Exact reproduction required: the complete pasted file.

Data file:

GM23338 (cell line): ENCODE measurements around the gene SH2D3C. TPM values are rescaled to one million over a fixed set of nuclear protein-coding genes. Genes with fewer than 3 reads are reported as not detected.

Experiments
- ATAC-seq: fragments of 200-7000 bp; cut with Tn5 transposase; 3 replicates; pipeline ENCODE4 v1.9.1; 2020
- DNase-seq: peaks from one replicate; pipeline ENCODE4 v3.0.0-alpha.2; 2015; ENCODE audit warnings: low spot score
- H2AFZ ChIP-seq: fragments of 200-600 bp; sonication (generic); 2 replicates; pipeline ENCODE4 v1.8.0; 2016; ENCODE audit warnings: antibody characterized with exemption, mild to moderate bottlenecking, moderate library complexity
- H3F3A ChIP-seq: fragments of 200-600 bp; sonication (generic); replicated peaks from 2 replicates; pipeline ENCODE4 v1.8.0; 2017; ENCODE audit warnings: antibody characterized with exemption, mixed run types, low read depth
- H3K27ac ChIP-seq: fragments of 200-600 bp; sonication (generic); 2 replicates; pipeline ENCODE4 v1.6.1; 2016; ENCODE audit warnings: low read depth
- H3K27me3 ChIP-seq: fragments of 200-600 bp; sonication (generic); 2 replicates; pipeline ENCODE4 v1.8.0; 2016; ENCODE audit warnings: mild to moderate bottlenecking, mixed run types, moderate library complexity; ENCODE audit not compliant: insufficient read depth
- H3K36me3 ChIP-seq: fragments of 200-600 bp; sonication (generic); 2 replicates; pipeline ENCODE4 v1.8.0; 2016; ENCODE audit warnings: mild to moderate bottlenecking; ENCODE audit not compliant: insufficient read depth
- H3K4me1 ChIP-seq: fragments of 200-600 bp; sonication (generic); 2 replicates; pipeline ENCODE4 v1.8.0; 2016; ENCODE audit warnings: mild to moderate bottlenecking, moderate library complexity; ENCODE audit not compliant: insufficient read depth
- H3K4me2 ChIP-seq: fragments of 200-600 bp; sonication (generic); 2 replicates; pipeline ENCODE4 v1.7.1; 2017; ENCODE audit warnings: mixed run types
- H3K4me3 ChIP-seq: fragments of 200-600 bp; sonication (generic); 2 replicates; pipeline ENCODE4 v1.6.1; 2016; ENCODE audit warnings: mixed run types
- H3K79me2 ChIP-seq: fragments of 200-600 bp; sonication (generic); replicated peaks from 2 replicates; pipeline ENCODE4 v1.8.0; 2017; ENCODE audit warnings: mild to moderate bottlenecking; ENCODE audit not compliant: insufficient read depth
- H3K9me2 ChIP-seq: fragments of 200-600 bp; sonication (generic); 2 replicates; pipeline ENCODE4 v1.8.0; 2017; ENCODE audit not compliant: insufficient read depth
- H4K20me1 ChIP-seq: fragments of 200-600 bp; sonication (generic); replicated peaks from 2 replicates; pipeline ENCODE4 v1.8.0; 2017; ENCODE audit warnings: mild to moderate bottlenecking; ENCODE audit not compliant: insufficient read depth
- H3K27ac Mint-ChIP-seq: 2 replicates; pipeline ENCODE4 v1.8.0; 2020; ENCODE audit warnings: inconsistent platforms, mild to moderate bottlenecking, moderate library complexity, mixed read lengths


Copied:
GM23338 (cell line): ENCODE measurements around the gene SH2D3C. TPM values are rescaled to one million over a fixed set of nuclear protein-coding genes. Genes with fewer than 3 reads are reported as not detected.

Experiments
- ATAC-seq: fragments of 200-7000 bp; cut with Tn5 transposase; 3 replicates; pipeline ENCODE4 v1.9.1; 2020
- DNase-seq: peaks from one replicate; pipeline ENCODE4 v3.0.0-alpha.2; 2015; ENCODE audit warnings: low spot score
- H2AFZ ChIP-seq: fragments of 200-600 bp; sonication (generic); 2 replicates; pipeline ENCODE4 v1.8.0; 2016; ENCODE audit warnings: antibody characterized with exemption, mild to moderate bottlenecking, moderate library complexity
- H3F3A ChIP-seq: fragments of 200-600 bp; sonication (generic); replicated peaks from 2 replicates; pipeline ENCODE4 v1.8.0; 2017; ENCODE audit warnings: antibody characterized with exemption, mixed run types, low read depth
- H3K27ac ChIP-seq: fragments of 200-600 bp; sonication (generic); 2 replicates; pipeline ENCODE4 v1.6.1; 2016; ENCODE audit warnings: low read depth
- H3K27me3 ChIP-seq: fragments of 200-600 bp; sonication (generic); 2 replicates; pipeline ENCODE4 v1.8.0; 2016; ENCODE audit warnings: mild to moderate bottlenecking, mixed run types, moderate library complexity; ENCODE audit not compliant: insufficient read depth
- H3K36me3 ChIP-seq: fragments of 200-600 bp; sonication (generic); 2 replicates; pipeline ENCODE4 v1.8.0; 2016; ENCODE audit warnings: mild to moderate bottlenecking; ENCODE audit not compliant: insufficient read depth
- H3K4me1 ChIP-seq: fragments of 200-600 bp; sonication (generic); 2 replicates; pipeline ENCODE4 v1.8.0; 2016; ENCODE audit warnings: mild to moderate bottlenecking, moderate library complexity; ENCODE audit not compliant: insufficient read depth
- H3K4me2 ChIP-seq: fragments of 200-600 bp; sonication (generic); 2 replicates; pipeline ENCODE4 v1.7.1; 2017; ENCODE audit warnings: mixed run types
- H3K4me3 ChIP-seq: fragments of 200-600 bp; sonication (generic); 2 replicates; pipeline ENCODE4 v1.6.1; 2016; ENCODE audit warnings: mixed run types
- H3K79me2 ChIP-seq: fragments of 200-600 bp; sonication (generic); replicated peaks from 2 replicates; pipeline ENCODE4 v1.8.0; 2017; ENCODE audit warnings: mild to moderate bottlenecking; ENCODE audit not compliant: insufficient read depth
- H3K9me2 ChIP-seq: fragments of 200-600 bp; sonication (generic); 2 replicates; pipeline ENCODE4 v1.8.0; 2017; ENCODE audit not compliant: insufficient read depth
- H4K20me1 ChIP-seq: fragments of 200-600 bp; sonication (generic); replicated peaks from 2 replicates; pipeline ENCODE4 v1.8.0; 2017; ENCODE audit warnings: mild to moderate bottlenecking; ENCODE audit not compliant: insufficient read depth
- H3K27ac Mint-ChIP-seq: 2 replicates; pipeline ENCODE4 v1.8.0; 2020; ENCODE audit warnings: inconsistent platforms, mild to moderate bottlenecking, moderate library complexity, mixed read lengths